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Pregnancy Bliss | Reproductive Health Hub

Contact Answers In the News Hot Topics

Identical twins

Question: I am pregnant with twins they are in separate sacs but share the same placenta i am just wandering if they are identical or non-identical? K. (UK)


Answer: Non-identical twins never share a placenta. If you are sure there is one placenta then that is firm evidence that your twins are identical. Remember identical twins can share a sac or have separate sacs. They can also share a placenta or have two separate placentas. It all depends on the timing of the division of the fertilized egg. It is all explained here.




Vaginal birth after caesarean section (VBAC)

Question: Sorry to bother you, but can you explain the risks of me giving birth naturally after I had a c-section? (there will be 20 months in between)The reason for the c-section was the baby was back to back and got stuck. Thank you for help and advice. S.B.  (UK)


Answer: Most mothers who have had a caesarean section can successfully deliver vaginally subsequently. The indication for a caesarean section in your case is what is described as non-recurrent. If there was no identifiable additional risk factor in the current pregnancy then I would expect that you would be encouraged to consider a vaginal delivery. There is a theoretical risk of scar dehiscence which, in practise, is very uncommon indeed. In any case, such a labour is actively managed so that any potential complication is detected early. Experience shows that the only thing to worry about is slow labour progress (which can affect any labour) which, in this case, will lead to intervention in the form of a repeat caesarean section. The interval between deliveries is not a significant factor.




Subutex and sperm count

Question: Does taking subutex effect a mans sperm count, can u still get pregnant? L.M. (UK)


Answer: Subutex, also known by its generic name of Buprenorphine, will not affect sperm count. A man taking that should ensure he or his partner is using reliable contraception to avoid unplanned pregnancy.




Topical antibiotics in pregnancy

Question:  Are topical antibiotic preparations safe to use during pregnancy? B.M.(UK)


Answer: Advice regarding particular antibiotic use in pregnancy is the same regardless of whether they are taken orally, intravenous or applied to skin. Those antibiotics that are contraindicated in pregnancy, such as Tetracyclines, remain so even in topical form.














Pregnancy hormone (beta-hCG) not rising as expected

Question: I emailed you a few days ago and really appreciated your advice. Can I ask something else?

I am approx 5 weeks pregnant. Last week, on Wednesday, I started bleeding. Friday I started with bad pain across my stomach, my lower back and top of legs which lasted 2 hours.

I went to A&E and blood tests were taken and swab as too early for scan. Then 48 hrs later I had another blood test done to see if hormone levels had doubled.

I have had no more pain since and no more bleeding apart from tiny bit of old looking blood when i wipe.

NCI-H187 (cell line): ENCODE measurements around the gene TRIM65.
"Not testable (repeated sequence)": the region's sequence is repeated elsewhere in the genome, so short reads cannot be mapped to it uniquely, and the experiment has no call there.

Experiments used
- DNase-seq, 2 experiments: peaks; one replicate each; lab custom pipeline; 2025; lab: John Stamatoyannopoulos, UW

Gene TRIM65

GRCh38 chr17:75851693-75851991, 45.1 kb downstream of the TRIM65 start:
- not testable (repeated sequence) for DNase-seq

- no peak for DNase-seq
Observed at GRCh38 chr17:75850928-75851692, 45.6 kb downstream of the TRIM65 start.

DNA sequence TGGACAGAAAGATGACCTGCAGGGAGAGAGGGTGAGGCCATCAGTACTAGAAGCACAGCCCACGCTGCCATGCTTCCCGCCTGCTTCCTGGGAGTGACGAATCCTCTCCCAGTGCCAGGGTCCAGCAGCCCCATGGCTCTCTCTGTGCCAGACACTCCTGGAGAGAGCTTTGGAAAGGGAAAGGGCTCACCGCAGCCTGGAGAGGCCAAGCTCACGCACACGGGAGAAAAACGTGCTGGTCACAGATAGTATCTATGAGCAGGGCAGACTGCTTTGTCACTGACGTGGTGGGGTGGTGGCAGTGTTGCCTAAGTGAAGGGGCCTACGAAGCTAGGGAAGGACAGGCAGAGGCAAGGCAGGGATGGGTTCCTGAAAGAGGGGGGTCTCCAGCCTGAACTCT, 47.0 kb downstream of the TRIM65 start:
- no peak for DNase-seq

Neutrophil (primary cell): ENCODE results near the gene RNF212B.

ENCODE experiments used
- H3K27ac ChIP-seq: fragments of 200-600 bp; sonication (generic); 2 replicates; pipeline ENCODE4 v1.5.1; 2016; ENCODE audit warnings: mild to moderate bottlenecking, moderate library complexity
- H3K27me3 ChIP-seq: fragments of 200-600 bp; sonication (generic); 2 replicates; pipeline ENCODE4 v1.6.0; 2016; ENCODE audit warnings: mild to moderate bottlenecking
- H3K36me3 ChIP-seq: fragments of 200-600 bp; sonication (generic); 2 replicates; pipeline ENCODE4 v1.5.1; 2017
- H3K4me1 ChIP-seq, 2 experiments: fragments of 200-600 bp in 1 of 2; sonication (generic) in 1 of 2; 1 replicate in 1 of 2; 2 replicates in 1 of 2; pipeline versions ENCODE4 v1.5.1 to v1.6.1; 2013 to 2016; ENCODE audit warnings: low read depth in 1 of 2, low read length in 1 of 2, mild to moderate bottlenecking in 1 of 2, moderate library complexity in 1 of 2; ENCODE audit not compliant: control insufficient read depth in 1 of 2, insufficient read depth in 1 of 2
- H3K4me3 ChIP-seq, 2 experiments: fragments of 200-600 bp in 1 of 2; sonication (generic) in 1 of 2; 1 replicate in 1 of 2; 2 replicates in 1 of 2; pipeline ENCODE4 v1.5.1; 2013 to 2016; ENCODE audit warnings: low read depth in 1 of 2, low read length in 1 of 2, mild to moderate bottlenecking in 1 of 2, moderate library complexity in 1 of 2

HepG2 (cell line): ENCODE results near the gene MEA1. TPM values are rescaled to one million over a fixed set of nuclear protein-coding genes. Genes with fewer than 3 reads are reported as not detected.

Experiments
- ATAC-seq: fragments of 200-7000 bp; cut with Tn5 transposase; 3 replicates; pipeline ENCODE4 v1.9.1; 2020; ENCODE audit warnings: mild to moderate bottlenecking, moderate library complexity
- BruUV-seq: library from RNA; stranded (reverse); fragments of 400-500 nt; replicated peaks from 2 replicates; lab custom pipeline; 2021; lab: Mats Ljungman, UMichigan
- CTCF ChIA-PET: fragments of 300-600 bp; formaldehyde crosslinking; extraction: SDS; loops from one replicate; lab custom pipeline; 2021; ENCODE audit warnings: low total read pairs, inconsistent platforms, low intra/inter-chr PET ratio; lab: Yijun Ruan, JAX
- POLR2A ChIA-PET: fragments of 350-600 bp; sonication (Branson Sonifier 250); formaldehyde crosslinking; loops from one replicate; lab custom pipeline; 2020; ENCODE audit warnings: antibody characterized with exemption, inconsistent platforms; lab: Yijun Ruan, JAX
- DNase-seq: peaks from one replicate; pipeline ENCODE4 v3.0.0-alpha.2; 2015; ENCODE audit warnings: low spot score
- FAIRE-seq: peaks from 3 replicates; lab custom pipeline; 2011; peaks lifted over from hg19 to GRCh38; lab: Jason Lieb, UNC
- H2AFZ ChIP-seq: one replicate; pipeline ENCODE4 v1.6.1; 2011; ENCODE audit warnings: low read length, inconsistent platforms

I got results today and my hormone levels have increased from 300 to 450 but i was told they should have increased to 600 really so they are concerned about ectopic or miscarrying.

I go to the hospital tomorrow afternoon for an appointment with a doctor to find out more. I am just worried. Is it at all possible that my pregnancy could continue fine and for the egg to be developing in my womb? I just feel in limbo at the moment. D.O. (UK)


Answer: I have to say that modest increase in the hCG hormone levels is a cause for legitimate concern. The two main possibilities are an evolving miscarriage (more likely) and an ectopic pregnancy. There is still a possibility of ongoing pregnancy but that is really small. With the absence of pain and ongoing vaginal bleeding, I would be inclined to advise a repeat blood test for hCG levels. If these are continuing to rise slowly, levelling off or falling, it will confirm that the pregnancy is not viable. It will, then, be important to establish whether this is a miscarriage or potentially an ectopic pregnancy. I hope it all turns out alright for you.





Taking glucosamine and anti-inflammatory drugs in pregnancy

Question:  I have bursitis in my knees and am finding that being pregnant is exacerbating the problem. I have a long haul flight coming up and have 2 queries: Firstly can I still take glucosamine sulphate for joint lubrication and health and secondly I normally take anti-inflammatories to assist with the pain on long flights but am concerned with effects on the baby of taking such medication. Please help! A.J. (South Africa)


Answer: The standard advice regarding Glucosamine in pregnancy is that it should nGlucosamine in Pregnancyot be used. This is based on the fact that there is insufficient data regarding its safety in pregnancy. Whenever there is that kind of uncertainty, the standard medical advice is to avoid unless absolutely necessary. I cannot think of a situation where that would be the case with glucosamine.


With regard to non-steroidal anti-inflammatory drugs (NSAIDs), these are almost universally contra-indicated in pregnancy. I would certainly avoid these. Instead, you could use safe pain-killers such as Paracetamol or codeine to help relieve the symptoms. They may not be as effective but they are safe.



Diclofenac in Pregnancy





































More questions and answers on the next page



It may be applied through the skin but this tetracycline type of antibiotic would still be contra-indicated in pregnancy.

Glucosamine sulphate is a popular nutritional supplement even though its effectiveness is a matter of hot debate. Its safety in pregnancy cannot be guaranteed. NSAIDs such as Diclofenac (right, bottom) are effective pain-killers but they cannot be used in pregnancy